So I was driving down the road the other day and pulled up behind a pest control van at a traffic light. On the back was a bumper sticker that read: “Hire Licensed Contractors | IT’S THE LAW!” And that really bugged me — no pun intended.
What business is it of the government to tell me who I can and can’t pay to spray my house for critters?
For that matter, what business is it of the government to tell me who I can and can’t hire to unplug my clogged drain, paint my house or landscape my yard? And who in Hades does the government think it is telling me who can cut my hair?
It’s not really all that surprising that government constantly involves itself more and more in our lives. It is, after all, the nature of the beast. It’s what government does. But as Ronald Reagan famously warned, “As government expands, liberty contracts.”
The real problem here, however, is that government has unindicted co-conspirators in this “licensing” racket. Businesses and industries across the spectrum enlist the “licensing” power of ever-willing government nannies to limit, restrict and often squash competitors and upstarts rather than compete in an open market.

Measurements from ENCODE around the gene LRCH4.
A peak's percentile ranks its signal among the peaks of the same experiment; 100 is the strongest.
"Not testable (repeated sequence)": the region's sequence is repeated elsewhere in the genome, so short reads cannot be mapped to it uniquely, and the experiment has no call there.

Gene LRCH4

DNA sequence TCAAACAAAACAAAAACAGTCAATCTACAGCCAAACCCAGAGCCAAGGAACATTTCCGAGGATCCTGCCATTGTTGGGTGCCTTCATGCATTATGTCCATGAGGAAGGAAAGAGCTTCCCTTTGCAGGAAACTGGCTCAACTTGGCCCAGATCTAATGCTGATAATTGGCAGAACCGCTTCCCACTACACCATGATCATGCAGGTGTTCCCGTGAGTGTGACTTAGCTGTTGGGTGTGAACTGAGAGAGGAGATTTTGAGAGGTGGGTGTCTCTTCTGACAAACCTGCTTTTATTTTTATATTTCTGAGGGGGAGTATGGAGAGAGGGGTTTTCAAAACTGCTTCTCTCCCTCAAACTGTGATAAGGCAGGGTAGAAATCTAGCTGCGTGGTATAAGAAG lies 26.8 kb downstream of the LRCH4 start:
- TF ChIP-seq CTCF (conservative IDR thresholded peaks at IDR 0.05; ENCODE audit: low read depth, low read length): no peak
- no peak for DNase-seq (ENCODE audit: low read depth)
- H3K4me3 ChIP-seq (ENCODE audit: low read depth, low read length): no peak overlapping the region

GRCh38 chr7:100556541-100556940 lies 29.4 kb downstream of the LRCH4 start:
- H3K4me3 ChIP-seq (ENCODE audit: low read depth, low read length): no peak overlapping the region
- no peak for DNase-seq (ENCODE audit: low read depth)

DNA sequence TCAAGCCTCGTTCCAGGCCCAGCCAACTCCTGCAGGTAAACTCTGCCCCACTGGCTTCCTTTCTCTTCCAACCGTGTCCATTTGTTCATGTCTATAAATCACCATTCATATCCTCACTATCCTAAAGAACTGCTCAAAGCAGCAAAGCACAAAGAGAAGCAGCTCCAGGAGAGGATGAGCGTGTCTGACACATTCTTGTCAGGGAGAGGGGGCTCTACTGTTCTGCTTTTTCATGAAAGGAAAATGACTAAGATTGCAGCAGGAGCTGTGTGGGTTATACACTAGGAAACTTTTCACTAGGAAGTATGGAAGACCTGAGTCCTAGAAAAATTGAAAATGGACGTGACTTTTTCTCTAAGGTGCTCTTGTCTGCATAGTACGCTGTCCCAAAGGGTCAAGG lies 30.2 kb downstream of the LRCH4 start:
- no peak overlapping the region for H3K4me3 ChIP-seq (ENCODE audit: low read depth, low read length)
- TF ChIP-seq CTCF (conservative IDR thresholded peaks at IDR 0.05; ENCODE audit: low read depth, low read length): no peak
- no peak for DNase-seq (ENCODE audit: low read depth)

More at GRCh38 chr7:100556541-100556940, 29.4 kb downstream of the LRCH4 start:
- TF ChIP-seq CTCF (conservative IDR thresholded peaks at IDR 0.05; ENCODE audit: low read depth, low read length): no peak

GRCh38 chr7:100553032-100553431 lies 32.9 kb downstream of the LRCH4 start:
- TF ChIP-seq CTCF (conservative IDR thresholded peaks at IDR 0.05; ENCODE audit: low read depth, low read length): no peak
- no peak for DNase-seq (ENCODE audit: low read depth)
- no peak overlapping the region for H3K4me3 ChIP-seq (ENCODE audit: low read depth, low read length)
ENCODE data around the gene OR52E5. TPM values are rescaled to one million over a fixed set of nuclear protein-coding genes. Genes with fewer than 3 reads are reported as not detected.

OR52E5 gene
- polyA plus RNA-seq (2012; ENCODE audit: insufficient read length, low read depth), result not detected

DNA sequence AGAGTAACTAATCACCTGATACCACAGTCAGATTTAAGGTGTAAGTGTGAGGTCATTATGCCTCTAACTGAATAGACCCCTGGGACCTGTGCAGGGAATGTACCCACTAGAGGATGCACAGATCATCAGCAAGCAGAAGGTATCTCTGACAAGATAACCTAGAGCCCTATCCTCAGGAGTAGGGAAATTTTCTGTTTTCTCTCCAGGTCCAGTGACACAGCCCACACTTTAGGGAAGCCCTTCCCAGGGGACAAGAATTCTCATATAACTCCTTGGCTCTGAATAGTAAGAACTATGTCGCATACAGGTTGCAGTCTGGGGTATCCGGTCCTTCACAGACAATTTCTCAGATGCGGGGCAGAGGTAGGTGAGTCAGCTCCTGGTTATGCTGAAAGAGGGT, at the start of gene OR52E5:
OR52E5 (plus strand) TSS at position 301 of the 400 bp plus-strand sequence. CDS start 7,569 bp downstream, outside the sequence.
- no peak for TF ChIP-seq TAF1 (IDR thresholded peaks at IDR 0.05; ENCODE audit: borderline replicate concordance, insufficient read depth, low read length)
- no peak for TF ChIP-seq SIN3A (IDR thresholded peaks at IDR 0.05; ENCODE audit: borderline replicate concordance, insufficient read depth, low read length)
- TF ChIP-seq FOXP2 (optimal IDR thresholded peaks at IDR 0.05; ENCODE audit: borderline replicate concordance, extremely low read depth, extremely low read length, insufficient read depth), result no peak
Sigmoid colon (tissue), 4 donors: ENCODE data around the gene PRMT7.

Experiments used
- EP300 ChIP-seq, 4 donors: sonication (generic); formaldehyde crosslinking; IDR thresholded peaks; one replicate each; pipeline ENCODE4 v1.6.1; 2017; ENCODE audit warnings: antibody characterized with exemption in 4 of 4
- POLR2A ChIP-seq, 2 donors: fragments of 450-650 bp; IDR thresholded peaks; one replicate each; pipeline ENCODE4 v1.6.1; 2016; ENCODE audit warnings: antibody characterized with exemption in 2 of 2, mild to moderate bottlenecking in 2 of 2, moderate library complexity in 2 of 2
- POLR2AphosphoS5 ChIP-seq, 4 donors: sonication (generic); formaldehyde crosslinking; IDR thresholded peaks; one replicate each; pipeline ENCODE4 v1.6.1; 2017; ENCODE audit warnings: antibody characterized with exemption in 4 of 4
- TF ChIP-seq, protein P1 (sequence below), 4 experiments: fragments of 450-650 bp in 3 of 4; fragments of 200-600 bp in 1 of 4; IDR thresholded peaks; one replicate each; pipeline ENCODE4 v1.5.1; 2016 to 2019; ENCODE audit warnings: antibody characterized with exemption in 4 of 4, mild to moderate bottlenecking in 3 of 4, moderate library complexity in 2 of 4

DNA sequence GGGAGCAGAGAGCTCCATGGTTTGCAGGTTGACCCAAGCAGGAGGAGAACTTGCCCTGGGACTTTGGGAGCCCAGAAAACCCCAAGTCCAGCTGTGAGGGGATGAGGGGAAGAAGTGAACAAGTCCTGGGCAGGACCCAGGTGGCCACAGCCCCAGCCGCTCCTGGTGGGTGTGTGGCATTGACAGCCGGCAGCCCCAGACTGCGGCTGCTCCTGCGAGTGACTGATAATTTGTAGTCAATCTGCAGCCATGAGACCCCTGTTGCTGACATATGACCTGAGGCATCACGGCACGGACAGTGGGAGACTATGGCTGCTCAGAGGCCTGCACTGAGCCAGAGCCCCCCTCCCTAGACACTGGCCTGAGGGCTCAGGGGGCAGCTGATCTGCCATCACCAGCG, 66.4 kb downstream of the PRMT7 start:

Which brings me to Uber. Uber is a ride-sharing service that operates in cities all across the United States — but not yet in Nevada. In short it’s an alternative to
taking a taxi. Drivers are pre-screened and use their own cars. Rates are pre-set and disclosed. Mileage and time is tracked by GPS on the driver’s smart-phone. The fee, including tip, is automatically billed to your credit card.
Now, this is a private transaction between a willing driver providing a service to a willing customer with a mutually agreed upon technology company serving as the facilitator handling the arrangements. It’s total free market competition.
Alas, the all-powerful taxicab industry is not amused. Indeed, it recently used the strong arm of government to ban Uber from operating in the state of Virginia and is gearing up for battle to stop Uber from starting service in Nevada. Why? Because Uber’s drivers aren’t “licensed.”
But what if you don’t want the government’s “protection” from “unlicensed” drivers? As grown adults living in supposedly the freest country in the galaxy, shouldn’t you be allowed to decide for yourself who you want to give you a ride to the grocery store?
My guess is that Uber will ultimately win this battle. The people love Uber. They want Uber. And by golly, they will have Uber.
Let’s just hope this starts a long overdue conversation on just which businesses and professional services truly warrant government oversight and “licensing” for the public good, because the fact is… the overwhelming majority don’t.
* * * * *
Chuck Muth is president of Citizen Outreach, a non-profit public policy grassroots advocacy organization. He may be reached at firstname.lastname@example.org.